On Friday, a shocking video appeared on Twitter showing the fatal shooting of a man, later identified as 27-year-old Dillan Tabares, in Huntington Beach, California. The stunning video appeared to show the cold-blooded killing of Tabares by the police officer — whose name has not yet been released to the public — as the cop fired seven shots into Tabares at close range.
The following day, however, a longer video showing the deadly shooting was upload to YouTube by the site Blue Lives Matter. In the more complete version, Tabares is seen swinging a punch at the officer, then advancing as the Huntington Beach cop retreats. The two men then wrestle on the ground and at some point, allegedly, Tabares grabs for the officer’s service weapon.
After a few seconds, the officer separates himself from Tabares and the two men rise to their feet. At that point, the officer shoots Tabares seven times until the victim collapses against the wall of the 7-11 convenience store outside of which the shooting took place.
While in the longer video, Tabares appears to provoke the confrontation — though what took place before the altercation is not seen on the video and has not been revealed by police — there now appears to be more to the story. According to the slain man’s older brother, Tabares suffered from mental illness, which likely played a role in the confrontation with a police officer that got him killed.
Great job Huntington Beach, California https://t.co/fDW0ut8cey
— DJ Neumatic (@djneumatic) September 25, 2017
Tabares served as an information systems technician in the United States Navy after he left Marina High School in Huntington Beach — located across the street from the 7-11 where he lost his life — and lived in Norfolk, Virginia, where he married. But his marriage and life deteriorated after his “less than honorable” discharge from the Navy, allegedly due to a failed test for THC, the active ingredient in marijuana.
According to his brother Brandon Tabares, in an interview with the OC Weekly newspaper, Dillan’s life quickly unraveled. His mother, Tiffany, confirmed that her younger son suffered from mental illness. In fact, the Navy had hospitalized Tabares for mental health issues before eventually discharging him.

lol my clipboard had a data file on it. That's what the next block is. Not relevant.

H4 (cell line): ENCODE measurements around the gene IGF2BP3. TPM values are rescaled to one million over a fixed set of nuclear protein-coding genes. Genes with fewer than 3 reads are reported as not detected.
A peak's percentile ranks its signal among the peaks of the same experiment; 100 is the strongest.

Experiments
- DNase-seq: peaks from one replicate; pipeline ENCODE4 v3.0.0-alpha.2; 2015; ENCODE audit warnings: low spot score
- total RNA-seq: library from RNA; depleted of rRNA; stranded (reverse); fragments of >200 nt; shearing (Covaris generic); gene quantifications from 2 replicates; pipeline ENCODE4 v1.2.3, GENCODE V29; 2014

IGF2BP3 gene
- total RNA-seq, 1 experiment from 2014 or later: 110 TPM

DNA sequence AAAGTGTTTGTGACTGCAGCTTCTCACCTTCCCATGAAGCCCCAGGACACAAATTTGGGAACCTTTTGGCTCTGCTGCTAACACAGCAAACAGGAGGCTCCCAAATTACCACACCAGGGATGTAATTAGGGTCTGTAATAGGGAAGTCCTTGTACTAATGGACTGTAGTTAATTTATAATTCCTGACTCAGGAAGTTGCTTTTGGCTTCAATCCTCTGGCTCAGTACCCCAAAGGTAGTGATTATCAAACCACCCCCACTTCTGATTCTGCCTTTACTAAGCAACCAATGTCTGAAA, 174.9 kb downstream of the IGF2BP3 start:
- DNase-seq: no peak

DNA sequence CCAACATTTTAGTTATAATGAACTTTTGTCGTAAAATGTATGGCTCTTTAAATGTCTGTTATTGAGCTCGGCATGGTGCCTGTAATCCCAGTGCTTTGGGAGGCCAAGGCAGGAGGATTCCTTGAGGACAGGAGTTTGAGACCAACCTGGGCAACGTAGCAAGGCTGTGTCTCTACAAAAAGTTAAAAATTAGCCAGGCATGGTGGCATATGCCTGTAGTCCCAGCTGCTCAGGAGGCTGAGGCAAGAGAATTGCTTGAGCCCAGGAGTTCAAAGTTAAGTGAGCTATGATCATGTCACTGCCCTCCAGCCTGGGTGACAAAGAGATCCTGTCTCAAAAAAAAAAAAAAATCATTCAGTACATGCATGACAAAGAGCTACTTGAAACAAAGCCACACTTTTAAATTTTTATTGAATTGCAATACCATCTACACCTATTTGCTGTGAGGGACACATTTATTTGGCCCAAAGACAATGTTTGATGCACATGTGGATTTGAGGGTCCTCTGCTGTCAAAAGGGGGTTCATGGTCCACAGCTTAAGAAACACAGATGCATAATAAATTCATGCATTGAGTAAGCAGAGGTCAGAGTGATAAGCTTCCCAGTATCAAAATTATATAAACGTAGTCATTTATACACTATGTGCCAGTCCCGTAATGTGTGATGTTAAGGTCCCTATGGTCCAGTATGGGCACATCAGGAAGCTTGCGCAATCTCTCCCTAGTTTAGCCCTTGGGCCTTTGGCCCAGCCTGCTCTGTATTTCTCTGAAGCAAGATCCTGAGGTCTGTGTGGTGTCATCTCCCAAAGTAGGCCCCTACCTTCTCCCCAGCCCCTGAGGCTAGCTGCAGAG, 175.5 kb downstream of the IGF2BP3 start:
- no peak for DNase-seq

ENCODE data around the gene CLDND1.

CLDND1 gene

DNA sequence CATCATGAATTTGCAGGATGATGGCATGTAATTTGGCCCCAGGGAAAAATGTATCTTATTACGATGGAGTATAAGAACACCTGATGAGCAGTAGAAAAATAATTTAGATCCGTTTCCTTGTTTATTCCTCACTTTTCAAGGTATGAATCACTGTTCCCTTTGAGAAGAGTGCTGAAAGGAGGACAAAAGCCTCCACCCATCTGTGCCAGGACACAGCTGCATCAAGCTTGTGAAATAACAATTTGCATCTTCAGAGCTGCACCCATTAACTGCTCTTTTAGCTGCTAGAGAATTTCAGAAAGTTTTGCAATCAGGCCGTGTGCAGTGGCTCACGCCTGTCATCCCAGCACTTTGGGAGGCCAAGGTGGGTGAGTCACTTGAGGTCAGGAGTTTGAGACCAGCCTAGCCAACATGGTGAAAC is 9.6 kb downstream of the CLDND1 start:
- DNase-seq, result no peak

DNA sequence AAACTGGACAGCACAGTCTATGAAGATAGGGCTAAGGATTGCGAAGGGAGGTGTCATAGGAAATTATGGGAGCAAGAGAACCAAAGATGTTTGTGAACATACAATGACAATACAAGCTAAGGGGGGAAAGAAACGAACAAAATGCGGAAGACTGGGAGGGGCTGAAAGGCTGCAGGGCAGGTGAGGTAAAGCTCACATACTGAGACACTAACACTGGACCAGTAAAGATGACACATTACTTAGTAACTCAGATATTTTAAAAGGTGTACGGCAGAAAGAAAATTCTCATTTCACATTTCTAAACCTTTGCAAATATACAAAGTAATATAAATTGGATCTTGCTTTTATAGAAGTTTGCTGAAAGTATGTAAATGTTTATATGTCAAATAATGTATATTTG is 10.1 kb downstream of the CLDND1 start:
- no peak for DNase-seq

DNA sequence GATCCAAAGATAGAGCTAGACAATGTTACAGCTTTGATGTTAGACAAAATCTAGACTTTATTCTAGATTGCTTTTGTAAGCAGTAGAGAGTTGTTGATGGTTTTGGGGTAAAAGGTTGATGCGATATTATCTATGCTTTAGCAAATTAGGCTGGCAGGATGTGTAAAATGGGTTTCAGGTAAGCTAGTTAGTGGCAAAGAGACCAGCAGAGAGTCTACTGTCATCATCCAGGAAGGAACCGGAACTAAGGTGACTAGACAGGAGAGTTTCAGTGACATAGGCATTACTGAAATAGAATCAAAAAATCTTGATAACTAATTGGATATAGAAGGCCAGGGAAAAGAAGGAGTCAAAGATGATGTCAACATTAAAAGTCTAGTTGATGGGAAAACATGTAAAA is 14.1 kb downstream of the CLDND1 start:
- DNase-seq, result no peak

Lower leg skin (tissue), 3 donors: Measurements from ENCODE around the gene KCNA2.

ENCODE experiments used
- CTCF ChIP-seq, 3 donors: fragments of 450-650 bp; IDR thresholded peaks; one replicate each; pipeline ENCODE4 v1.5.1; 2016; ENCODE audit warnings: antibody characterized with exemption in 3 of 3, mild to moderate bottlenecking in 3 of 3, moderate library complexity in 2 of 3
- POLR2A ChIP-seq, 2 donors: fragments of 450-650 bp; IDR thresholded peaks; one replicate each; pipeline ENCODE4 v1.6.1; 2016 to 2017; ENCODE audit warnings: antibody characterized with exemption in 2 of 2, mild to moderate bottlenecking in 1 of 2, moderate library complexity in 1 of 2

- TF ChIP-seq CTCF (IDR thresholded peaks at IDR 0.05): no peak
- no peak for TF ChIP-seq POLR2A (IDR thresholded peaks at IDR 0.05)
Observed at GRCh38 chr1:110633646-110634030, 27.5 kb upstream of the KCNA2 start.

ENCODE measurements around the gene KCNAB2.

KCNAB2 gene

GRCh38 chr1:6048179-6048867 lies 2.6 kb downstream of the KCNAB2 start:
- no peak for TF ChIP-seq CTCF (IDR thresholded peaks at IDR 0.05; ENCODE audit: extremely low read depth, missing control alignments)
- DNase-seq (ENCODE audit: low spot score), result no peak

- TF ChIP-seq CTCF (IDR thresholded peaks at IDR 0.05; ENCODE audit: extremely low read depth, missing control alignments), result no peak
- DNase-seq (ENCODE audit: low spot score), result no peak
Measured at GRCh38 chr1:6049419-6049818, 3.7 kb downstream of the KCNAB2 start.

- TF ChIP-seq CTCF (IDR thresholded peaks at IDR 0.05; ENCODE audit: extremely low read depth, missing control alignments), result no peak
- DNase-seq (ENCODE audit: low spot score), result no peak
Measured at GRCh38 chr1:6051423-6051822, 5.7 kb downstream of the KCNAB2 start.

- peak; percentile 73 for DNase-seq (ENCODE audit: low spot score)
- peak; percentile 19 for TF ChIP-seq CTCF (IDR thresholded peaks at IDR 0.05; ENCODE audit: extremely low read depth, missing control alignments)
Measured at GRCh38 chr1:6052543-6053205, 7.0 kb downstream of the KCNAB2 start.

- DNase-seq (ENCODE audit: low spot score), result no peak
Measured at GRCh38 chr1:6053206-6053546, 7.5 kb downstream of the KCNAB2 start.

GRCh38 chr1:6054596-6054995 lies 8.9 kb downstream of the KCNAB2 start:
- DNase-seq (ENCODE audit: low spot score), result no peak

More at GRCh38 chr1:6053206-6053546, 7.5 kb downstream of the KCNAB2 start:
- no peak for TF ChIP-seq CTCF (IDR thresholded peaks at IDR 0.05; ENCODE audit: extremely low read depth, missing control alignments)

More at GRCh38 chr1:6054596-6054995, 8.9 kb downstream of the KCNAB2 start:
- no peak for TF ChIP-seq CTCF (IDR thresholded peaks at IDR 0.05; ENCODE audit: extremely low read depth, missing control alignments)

“I know Dillan made mistakes leading up to his demise,” the slain man’s brother told the paper. “That doesn’t change the fact that I want to make sure that this never happens to anyone else’s family in the future. We have a systemic problem here.”
The longer video of the Dillan Tabares shooting and confrontation with a Huntington Beach police officer is below. Be warned — the video contains images of graphic violence and may be upsetting to many viewers.
According to a 2015 study of police-shooting victims conducted by The Washington Post, about 25 percent — or one out of every four victims of police shootings — suffer from mental illness, a situation that many police officers are not trained to confront.
About one in every 10 people who come into contact with a police officer is mentally ill, and mentally ill individuals are 16 times more likely than others to be killed by police, according to a study by the Treatment Advocacy Center in Virginia.
But Tabares may have been the victim of another systemic, mental health-related problem as well. According to a study by the U.S. government General Accounting Office, about 62 percent of military service members who are discharged “less than honorably” have previously been diagnosed with mental and neurological health conditions such as Post-Traumatic Stress Disorder (PTSD) or Traumatic Brain Injury (TBI).
Whether Tabares had ever been diagnosed with either condition has not been made public, but Tabares himself on his Facebook page discussed his struggles with depression.
[Featured Image by Dillan Tabares/Facebook]